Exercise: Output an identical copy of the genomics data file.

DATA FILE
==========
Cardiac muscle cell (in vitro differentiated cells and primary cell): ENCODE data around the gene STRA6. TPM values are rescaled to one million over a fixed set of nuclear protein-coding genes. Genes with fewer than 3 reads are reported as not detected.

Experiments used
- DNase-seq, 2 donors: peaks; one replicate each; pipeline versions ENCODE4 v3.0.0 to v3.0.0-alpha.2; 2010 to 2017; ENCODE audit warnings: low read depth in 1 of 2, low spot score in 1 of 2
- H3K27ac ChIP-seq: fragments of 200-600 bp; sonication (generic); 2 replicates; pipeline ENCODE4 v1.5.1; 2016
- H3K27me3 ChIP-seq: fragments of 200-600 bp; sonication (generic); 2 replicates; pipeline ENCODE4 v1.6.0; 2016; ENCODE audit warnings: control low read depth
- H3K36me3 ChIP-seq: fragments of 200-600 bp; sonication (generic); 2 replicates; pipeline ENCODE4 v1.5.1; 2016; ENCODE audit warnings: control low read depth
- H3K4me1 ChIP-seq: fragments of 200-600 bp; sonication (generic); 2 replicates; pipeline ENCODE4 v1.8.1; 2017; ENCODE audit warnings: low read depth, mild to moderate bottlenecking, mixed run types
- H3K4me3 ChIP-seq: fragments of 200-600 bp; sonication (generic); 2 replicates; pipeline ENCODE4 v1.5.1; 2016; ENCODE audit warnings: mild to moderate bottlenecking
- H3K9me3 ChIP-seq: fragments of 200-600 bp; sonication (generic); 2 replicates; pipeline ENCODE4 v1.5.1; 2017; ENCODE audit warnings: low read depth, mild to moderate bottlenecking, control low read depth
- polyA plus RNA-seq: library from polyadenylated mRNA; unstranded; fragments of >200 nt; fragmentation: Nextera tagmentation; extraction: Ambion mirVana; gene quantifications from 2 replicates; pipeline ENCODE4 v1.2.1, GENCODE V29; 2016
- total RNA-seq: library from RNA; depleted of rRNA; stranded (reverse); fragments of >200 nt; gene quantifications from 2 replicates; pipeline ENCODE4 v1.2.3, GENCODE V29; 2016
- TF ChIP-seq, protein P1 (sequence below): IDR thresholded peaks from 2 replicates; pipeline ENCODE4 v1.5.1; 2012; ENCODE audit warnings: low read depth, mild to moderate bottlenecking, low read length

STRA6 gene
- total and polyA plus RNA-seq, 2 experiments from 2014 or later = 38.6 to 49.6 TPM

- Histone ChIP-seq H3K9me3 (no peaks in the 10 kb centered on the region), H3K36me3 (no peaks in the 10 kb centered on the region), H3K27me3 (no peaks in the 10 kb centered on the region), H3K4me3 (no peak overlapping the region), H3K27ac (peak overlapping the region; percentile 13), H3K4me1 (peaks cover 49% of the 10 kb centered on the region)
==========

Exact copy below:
Cardiac muscle cell (in vitro differentiated cells and primary cell): ENCODE data around the gene STRA6. TPM values are rescaled to one million over a fixed set of nuclear protein-coding genes. Genes with fewer than 3 reads are reported as not detected.

Experiments used
- DNase-seq, 2 donors: peaks; one replicate each; pipeline versions ENCODE4 v3.0.0 to v3.0.0-alpha.2; 2010 to 2017; ENCODE audit warnings: low read depth in 1 of 2, low spot score in 1 of 2
- H3K27ac ChIP-seq: fragments of 200-600 bp; sonication (generic); 2 replicates; pipeline ENCODE4 v1.5.1; 2016
- H3K27me3 ChIP-seq: fragments of 200-600 bp; sonication (generic); 2 replicates; pipeline ENCODE4 v1.6.0; 2016; ENCODE audit warnings: control low read depth
- H3K36me3 ChIP-seq: fragments of 200-600 bp; sonication (generic); 2 replicates; pipeline ENCODE4 v1.5.1; 2016; ENCODE audit warnings: control low read depth
- H3K4me1 ChIP-seq: fragments of 200-600 bp; sonication (generic); 2 replicates; pipeline ENCODE4 v1.8.1; 2017; ENCODE audit warnings: low read depth, mild to moderate bottlenecking, mixed run types
- H3K4me3 ChIP-seq: fragments of 200-600 bp; sonication (generic); 2 replicates; pipeline ENCODE4 v1.5.1; 2016; ENCODE audit warnings: mild to moderate bottlenecking
- H3K9me3 ChIP-seq: fragments of 200-600 bp; sonication (generic); 2 replicates; pipeline ENCODE4 v1.5.1; 2017; ENCODE audit warnings: low read depth, mild to moderate bottlenecking, control low read depth
- polyA plus RNA-seq: library from polyadenylated mRNA; unstranded; fragments of >200 nt; fragmentation: Nextera tagmentation; extraction: Ambion mirVana; gene quantifications from 2 replicates; pipeline ENCODE4 v1.2.1, GENCODE V29; 2016
- total RNA-seq: library from RNA; depleted of rRNA; stranded (reverse); fragments of >200 nt; gene quantifications from 2 replicates; pipeline ENCODE4 v1.2.3, GENCODE V29; 2016
- TF ChIP-seq, protein P1 (sequence below): IDR thresholded peaks from 2 replicates; pipeline ENCODE4 v1.5.1; 2012; ENCODE audit warnings: low read depth, mild to moderate bottlenecking, low read length

STRA6 gene
- total and polyA plus RNA-seq, 2 experiments from 2014 or later = 38.6 to 49.6 TPM

- Histone ChIP-seq H3K9me3 (no peaks in the 10 kb centered on the region), H3K36me3 (no peaks in the 10 kb centered on the region), H3K27me3 (no peaks in the 10 kb centered on the region), H3K4me3 (no peak overlapping the region), H3K27ac (peak overlapping the region; percentile 13), H3K4me1 (peaks cover 49% of the 10 kb centered on the region)